Tips On How To Brew Beer Better

The first purchase I made for homebrewing, comprised of a book. Before I even started thinking about brewing beer, I first read Charlie Papazian’s book “The Joy of Homebrewing”. When I look back, I now realize that only some of the value to me made sense the first time I read the book. Since then I have read the novel over and over again, and each time something new “clicks”. At the same time, Papazian’s encouraging and passionate style is extremely rewarding.

If you are in search of other reading material, John Palmer’s “How to Brew” and Randy Mosher’s “Radical Brewing” are also fantastic books regardless of how much experience you have when it comes to brewing beer.

However, there are a few things that you won’t find in these books, that I feel could be extremely beneficial to the starter homebrewer. Or, they may be telling you in these books, but for certain reasons, it hasn’t sunk in yet. Here are 10 pieces of useful advice, and the links to various other articles of interest.

Invest In A Bigger Kettle

Similar to many other homebrewers, the first important purchase I made was a Starter Equipment Kit. Once you have this type of equipment, all you will need is the ingredients and the kettle and you will be rearing to go. My first kettle was a 5-gallon stainless steel container for $35. Big mistake. It took me only 2 weeks, before changing it out to a 7.5-gallon kettle for $75. If you are planning to pursue all-grain brewing and you want to reduce the chances of your kettle boiling over, I suggest going for a larger kettle from the start. This will also help you to save your money over time. Find out more about how to choose your brew kettle.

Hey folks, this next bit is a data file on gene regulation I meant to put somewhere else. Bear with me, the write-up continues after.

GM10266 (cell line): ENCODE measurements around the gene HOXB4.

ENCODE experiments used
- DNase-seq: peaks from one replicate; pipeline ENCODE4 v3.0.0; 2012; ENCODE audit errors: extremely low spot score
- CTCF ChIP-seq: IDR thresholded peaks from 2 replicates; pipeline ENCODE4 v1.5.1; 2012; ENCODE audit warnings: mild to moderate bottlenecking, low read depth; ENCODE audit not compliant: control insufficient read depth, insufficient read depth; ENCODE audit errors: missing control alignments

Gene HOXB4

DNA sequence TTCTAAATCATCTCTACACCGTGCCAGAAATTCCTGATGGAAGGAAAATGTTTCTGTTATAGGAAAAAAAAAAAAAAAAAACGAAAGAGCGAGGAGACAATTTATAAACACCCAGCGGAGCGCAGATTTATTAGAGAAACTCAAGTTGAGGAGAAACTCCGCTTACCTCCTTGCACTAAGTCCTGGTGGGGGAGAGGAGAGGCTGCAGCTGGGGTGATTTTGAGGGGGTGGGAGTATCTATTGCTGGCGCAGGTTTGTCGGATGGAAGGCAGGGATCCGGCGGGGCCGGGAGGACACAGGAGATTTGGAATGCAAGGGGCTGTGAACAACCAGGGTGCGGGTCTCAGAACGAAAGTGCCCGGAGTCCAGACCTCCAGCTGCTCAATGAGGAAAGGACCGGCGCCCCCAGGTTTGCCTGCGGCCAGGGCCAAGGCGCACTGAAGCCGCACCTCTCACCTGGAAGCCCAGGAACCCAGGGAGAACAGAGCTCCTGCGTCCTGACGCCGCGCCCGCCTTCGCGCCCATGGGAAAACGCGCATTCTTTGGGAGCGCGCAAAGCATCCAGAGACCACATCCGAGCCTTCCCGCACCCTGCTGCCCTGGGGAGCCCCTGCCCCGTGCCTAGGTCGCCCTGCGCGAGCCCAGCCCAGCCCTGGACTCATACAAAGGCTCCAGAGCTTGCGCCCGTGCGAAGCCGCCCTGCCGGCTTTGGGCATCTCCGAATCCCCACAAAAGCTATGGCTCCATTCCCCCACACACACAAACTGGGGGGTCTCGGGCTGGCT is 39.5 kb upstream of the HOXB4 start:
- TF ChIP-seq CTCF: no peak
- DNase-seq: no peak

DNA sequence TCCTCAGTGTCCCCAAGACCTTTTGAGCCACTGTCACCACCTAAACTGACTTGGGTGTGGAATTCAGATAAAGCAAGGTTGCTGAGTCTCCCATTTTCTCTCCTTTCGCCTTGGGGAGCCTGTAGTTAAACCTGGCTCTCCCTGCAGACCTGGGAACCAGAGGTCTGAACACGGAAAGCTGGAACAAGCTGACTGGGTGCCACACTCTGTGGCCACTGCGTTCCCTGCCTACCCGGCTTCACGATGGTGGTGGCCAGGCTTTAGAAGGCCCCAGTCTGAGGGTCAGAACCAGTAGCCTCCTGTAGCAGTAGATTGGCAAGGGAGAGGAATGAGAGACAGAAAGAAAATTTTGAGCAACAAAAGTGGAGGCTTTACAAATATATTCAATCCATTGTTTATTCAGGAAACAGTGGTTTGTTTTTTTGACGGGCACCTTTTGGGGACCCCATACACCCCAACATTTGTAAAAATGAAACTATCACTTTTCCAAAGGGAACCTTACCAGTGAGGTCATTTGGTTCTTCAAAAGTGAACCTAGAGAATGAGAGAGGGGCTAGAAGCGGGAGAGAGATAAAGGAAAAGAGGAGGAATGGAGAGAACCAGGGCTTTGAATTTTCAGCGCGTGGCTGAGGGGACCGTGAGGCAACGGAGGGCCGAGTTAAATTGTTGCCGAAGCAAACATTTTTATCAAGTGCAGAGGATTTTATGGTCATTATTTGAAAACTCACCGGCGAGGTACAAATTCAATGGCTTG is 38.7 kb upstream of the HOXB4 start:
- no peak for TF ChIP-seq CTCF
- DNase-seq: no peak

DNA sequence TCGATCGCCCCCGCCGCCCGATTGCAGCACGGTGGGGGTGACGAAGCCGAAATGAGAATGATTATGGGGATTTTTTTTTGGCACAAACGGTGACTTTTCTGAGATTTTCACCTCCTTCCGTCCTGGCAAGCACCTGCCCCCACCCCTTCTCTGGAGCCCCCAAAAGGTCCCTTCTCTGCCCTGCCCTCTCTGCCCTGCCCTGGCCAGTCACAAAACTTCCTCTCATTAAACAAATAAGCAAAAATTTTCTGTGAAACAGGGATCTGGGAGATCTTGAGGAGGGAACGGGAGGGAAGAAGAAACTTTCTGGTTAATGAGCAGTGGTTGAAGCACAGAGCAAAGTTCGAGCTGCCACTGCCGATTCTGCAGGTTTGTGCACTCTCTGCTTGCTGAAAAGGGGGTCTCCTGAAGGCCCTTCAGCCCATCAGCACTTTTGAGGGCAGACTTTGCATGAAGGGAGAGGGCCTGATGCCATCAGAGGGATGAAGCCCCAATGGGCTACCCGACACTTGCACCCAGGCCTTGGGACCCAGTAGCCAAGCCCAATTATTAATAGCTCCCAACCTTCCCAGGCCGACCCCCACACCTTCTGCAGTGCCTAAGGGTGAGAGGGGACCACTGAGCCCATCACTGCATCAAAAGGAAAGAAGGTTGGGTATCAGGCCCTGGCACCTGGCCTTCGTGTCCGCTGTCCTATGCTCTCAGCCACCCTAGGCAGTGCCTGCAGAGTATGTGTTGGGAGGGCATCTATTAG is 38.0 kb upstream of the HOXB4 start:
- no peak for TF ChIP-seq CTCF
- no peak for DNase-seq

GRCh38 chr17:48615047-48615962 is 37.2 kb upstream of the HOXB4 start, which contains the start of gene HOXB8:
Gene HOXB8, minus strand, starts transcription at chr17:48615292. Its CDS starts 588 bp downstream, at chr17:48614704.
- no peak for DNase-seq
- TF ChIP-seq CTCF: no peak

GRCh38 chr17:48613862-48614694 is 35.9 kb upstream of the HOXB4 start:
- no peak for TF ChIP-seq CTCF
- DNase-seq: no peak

Wort Chillers Are A Worthwhile Investment

The best method to lower the chances of your brew becoming contaminated involves chilling your wort very quickly, which will drop the temperature out of the dangerous range where bacteria likes to thrive. Most of the starter homebrewers do this by using a bath of ice to submerge their brew kettle in a bathtub or large tub. Depending on how much ice you have bought (an added expense), this usually takes anything from 40 minutes to over one hour.

To eliminate hassles, save a lot of time, and lower the risks of contamination, invest in a good-quality wort chiller. They come in all sorts of sizes and shapes, but the coiled immersion chillers are the most popular. These immersion chillers typically cost between $50 to $70 and can usually chill 5-gallons of wort in under 20 minutes. All that you need to do is to attach your cold-water source to your immersion chiller, adding your chiller to the kettle for the remaining 10 minutes of the boil so that the brew is sanitized. From here, turn your water on after the kettle is removed from its heat source.

The immersion chiller will do the rest. It is also easy to keep clean once you have completed chilling the wort. You can also choose a plate chiller, but these cost a lot more and are complex to use. Here is more information on different types of wort chillers, how to make a wort chiller, and different ways to cool wort.

Invest In A Bigger Auto-Siphon